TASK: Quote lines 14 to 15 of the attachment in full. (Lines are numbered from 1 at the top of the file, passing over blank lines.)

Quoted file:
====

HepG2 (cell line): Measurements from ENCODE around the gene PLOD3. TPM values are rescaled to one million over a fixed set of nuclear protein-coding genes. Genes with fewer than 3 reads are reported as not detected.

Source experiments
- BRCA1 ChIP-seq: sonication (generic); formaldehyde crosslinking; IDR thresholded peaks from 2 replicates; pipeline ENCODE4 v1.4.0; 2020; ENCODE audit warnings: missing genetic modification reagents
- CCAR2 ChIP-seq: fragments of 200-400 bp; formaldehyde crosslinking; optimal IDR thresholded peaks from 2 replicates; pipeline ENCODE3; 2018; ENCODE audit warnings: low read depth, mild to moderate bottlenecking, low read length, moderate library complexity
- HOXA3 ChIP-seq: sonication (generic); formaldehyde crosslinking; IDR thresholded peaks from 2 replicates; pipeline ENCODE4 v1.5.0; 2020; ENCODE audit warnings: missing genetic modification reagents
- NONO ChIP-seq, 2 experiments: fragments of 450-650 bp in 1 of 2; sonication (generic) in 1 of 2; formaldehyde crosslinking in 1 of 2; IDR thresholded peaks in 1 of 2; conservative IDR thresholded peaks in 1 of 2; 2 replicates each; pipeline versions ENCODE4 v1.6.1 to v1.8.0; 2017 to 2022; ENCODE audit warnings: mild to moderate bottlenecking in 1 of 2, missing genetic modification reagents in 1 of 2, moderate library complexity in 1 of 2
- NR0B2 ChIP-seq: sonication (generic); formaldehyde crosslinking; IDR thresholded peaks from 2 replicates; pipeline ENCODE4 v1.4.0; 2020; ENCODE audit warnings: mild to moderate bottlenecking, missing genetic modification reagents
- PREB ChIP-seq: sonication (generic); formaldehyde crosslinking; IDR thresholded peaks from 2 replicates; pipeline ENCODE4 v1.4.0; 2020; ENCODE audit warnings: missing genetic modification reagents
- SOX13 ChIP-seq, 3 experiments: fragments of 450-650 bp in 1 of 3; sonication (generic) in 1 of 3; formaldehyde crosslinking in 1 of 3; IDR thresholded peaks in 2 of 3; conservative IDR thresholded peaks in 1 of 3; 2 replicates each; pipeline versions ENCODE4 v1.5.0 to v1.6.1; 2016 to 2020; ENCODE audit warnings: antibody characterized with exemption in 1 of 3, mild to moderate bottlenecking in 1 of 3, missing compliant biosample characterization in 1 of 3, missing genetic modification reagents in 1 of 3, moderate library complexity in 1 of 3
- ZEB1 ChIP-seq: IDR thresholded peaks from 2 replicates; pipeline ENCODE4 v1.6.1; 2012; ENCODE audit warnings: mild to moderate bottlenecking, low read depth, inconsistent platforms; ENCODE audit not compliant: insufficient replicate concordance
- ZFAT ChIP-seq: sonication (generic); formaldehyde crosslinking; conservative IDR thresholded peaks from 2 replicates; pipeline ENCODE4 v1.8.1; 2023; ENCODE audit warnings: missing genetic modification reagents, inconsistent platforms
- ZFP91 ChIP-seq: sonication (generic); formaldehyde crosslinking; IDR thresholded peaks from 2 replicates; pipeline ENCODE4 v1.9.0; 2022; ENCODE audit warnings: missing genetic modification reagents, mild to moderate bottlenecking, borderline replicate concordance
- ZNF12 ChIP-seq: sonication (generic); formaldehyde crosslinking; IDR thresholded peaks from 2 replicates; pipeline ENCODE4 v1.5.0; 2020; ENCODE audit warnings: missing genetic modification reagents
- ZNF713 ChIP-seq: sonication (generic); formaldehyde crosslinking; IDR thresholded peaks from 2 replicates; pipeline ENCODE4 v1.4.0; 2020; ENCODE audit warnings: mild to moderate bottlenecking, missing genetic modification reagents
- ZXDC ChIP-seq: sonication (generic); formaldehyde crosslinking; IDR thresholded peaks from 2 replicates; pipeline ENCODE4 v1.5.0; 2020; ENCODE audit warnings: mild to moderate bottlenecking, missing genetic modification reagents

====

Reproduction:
- ZNF713 ChIP-seq: sonication (generic); formaldehyde crosslinking; IDR thresholded peaks from 2 replicates; pipeline ENCODE4 v1.4.0; 2020; ENCODE audit warnings: mild to moderate bottlenecking, missing genetic modification reagents
- ZXDC ChIP-seq: sonication (generic); formaldehyde crosslinking; IDR thresholded peaks from 2 replicates; pipeline ENCODE4 v1.5.0; 2020; ENCODE audit warnings: mild to moderate bottlenecking, missing genetic modification reagents